Lastly, make sure you keep your site lean. Given the intense competition out there, you don’t want to let search engines crawl on your pages unnecessarily. Help it find your products and pages quicker – search engines should crawl the pages you want to rank higher more frequently. This includes editing filters to prevent unnecessary URL creation, editing categories to link directly to product pages, and processing out of stock and discontinued products.
The speed at which your site loads is critical in determining its ability to rank higher on the SERPs. Sites that load slowly lead to a bad user experience, causing customers to leave your site. This indicates to Google that your site provides a bad UX, which could lead to a potentially lower rank. Moreover, customers leaving your site also leads to lower conversion and sales.
There are various methods to improve the speed of your site. Such as using a fast DNS (domain name system), making your image files as small as possible, compressing your webpages, and more. You can also use Google’s PageSpeed Insights Tool to discover some insights. By putting in your URL, Google will score your site on mobile and desktop from 1 to 100 and give you suggestions to minimise loading time.
An XML sitemap is a file that provides search engines information about your pages. It tells Google which pages are the most important ones, allowing it to prioritise certain pages and crawl your site more efficiently. Essentially, it acts as a roadmap for search engines. It also contains information such as when a page was last modified and how frequently it is updated.
Optimising product pages involves using on-page SEO practices. As the name suggests, these are factors that are on your page, such as title tags and meta descriptions, which you can optimise to improve the visibility of your site.
Keywords are critical on every aspect of your page – title tags, meta description, URLs, product name, and any other content you produce – as they increase the chances of your website showing up on the SERP if you include keywords and phrases that consumers are most likely to search for.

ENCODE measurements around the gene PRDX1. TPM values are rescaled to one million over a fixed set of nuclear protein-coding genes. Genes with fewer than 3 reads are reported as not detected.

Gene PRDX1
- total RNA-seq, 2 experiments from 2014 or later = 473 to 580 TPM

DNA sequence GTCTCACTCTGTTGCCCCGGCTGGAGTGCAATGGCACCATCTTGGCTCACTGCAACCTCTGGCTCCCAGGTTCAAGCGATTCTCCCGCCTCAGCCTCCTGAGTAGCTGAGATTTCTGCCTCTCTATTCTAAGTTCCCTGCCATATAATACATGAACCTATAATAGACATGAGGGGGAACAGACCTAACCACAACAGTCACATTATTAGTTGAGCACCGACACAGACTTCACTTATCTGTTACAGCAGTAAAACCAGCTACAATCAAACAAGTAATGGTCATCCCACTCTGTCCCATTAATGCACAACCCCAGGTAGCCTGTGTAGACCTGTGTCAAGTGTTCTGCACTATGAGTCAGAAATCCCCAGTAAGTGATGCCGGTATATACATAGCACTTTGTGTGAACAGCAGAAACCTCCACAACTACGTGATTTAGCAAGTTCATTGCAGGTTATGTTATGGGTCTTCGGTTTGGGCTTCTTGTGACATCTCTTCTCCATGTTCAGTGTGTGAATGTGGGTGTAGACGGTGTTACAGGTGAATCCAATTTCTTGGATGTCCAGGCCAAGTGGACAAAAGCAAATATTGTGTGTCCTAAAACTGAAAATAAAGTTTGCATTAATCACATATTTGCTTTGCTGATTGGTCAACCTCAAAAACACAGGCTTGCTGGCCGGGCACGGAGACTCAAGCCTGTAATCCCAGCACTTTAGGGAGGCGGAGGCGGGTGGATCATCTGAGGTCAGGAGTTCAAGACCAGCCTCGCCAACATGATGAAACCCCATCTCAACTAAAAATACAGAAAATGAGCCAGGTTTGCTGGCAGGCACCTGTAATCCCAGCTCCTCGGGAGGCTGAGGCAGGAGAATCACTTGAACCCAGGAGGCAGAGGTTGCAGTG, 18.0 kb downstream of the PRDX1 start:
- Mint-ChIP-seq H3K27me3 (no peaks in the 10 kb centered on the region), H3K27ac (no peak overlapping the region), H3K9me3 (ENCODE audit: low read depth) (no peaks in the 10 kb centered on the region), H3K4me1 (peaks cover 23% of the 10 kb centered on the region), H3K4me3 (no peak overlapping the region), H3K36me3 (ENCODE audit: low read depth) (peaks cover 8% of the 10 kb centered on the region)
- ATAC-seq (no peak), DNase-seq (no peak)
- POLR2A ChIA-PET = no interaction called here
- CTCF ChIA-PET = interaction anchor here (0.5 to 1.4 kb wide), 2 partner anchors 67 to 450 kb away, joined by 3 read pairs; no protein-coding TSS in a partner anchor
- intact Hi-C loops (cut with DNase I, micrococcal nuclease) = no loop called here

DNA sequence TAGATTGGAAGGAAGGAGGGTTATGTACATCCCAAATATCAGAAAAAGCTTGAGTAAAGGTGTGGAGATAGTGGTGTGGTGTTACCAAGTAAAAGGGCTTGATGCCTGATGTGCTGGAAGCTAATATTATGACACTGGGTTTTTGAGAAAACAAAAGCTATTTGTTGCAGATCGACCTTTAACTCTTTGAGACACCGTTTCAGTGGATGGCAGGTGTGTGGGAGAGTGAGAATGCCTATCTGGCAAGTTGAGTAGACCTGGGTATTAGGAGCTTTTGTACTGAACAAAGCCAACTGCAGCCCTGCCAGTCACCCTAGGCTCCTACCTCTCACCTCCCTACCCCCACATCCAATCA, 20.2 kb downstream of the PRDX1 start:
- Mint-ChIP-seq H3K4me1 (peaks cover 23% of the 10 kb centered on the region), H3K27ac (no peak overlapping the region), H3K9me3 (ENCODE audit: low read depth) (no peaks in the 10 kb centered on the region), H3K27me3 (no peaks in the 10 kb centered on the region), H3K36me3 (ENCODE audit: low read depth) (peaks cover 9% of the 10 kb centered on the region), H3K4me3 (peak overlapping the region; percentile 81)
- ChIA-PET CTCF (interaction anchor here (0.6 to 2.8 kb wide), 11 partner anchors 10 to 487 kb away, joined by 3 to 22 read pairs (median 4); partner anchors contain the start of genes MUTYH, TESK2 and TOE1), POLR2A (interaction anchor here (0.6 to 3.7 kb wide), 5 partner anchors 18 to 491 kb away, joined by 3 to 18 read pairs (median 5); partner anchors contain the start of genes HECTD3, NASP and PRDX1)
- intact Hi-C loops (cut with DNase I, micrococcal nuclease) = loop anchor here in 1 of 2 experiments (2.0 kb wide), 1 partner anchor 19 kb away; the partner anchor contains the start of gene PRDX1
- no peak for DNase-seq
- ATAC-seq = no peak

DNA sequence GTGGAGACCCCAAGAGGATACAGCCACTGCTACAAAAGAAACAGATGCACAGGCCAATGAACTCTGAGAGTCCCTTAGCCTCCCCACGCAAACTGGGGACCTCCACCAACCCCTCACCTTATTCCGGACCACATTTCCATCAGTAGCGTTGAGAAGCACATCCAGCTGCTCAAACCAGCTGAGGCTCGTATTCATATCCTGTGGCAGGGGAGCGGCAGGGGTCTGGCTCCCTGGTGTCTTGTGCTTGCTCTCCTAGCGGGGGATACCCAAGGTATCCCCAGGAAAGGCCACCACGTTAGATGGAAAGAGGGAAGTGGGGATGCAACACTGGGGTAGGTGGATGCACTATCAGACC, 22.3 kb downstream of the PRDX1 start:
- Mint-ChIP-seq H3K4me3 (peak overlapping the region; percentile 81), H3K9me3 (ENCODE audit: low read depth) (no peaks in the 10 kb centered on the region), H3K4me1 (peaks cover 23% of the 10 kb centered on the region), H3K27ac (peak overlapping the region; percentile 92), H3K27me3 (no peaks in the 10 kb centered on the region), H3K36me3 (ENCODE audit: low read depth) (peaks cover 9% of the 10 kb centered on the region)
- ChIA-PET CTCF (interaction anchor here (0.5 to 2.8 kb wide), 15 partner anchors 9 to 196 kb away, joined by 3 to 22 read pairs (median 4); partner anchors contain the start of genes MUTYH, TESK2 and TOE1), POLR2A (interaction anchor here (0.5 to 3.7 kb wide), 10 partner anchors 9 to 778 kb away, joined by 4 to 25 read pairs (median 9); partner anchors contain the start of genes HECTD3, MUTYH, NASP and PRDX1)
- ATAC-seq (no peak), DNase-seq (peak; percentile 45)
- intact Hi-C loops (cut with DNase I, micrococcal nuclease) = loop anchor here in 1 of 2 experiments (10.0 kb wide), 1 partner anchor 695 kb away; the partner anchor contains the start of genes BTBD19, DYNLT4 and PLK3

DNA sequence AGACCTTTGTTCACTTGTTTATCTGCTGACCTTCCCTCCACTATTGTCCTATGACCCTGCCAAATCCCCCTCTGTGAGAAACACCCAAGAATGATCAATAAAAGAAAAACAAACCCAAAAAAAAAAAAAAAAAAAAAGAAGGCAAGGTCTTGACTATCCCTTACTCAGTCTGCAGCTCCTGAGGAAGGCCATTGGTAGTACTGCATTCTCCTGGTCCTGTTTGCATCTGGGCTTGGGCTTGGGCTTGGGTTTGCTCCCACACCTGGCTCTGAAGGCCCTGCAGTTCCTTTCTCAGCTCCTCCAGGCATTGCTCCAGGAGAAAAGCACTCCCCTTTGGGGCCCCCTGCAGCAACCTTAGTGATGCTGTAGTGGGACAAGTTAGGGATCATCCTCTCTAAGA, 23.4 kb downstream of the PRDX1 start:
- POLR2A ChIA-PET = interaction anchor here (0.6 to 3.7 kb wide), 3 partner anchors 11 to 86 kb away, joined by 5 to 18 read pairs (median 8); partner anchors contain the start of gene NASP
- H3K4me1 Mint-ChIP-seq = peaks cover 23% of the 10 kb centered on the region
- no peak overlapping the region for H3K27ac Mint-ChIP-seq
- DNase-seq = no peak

The first step is to find keywords, this is done by conducting keyword research to gain a detailed understanding of what consumers are searching for. Owners of eCommerce sites are often looking to attract visitors with strong buying intent. For example, users searching for “buy black hair extensions” have a high likelihood of purchasing these products. You can either use a keyword research tool (like Ahrefs and Semrush) or use the Google and Amazon search bar to see what they suggest when you type something.
Next, you must select the right target keywords. You should consider factors such as keyword search volume, search intent, keyword value, and difficulty before making a choice. Overall, the keywords you select should have high search volume but low competition, allowing you to fill that gap. Then, you must optimise the selected keywords by placing them strategically in your content. This can include inserting them in your title, URL, and other headings and subheadings. Keywords also help with developing product categories, as they convey what customers are looking for, which helps with structuring your website.
Title tags are the headlines that appear on the SERP, whereas meta description is a quick summary of your product or page that appears under the title on the search page. Naturally, both title tags and meta descriptions should have the relevant keywords as that determines if a customer will click on that page. If the keywords you mention are more likely to align with a customer’s search query, they’re more likely to open your page.
According to Google guidelines, meta descriptions should be unique and be limited to 160 characters or less. Keywords in the description also allow Google to understand what your products are about and rank them on the SERP accordingly. Lastly, promotional modifiers like “X dollars off,” “free shipping,” or “xyz deal” boost your ranking. It piques customer interest, making them more likely to click on your webpage.
Uniform Resource Locators (URLs) are nothing but online addresses for your website. Again, optimising URLs includes using the right keywords so that the search engine as well as users know what your page is about.
There are numerous guidelines for creating the right URL. Some of them include: using short (less than 50 to 60 characters), easy-to-read and easy-to-interpret URLs because Google prioritises accessibility. Remember to use keywords in URLs as they show up in search results. However, excessive keywords are likely to impact your Google ranking. Every page on your site, such as the category page and product page, will have URLs – make sure you optimise each of those.
The online retail sphere is growing, and with that comes intense competition. Whether you’re a new business or a company looking to shift some of their business online, it’s critical to ensure your website and pages are search engine optimised. Customers don’t look beyond the top few search results, making rankings one of the most important factors when it comes to making sales online. eCommerce SEO is the most cost-effective method to gain awareness and improve conversion rates.
If your website needs SEO support book a consultation call with us. Our SEO team help optimise your eCommerce store to strengthen your organic search traffic.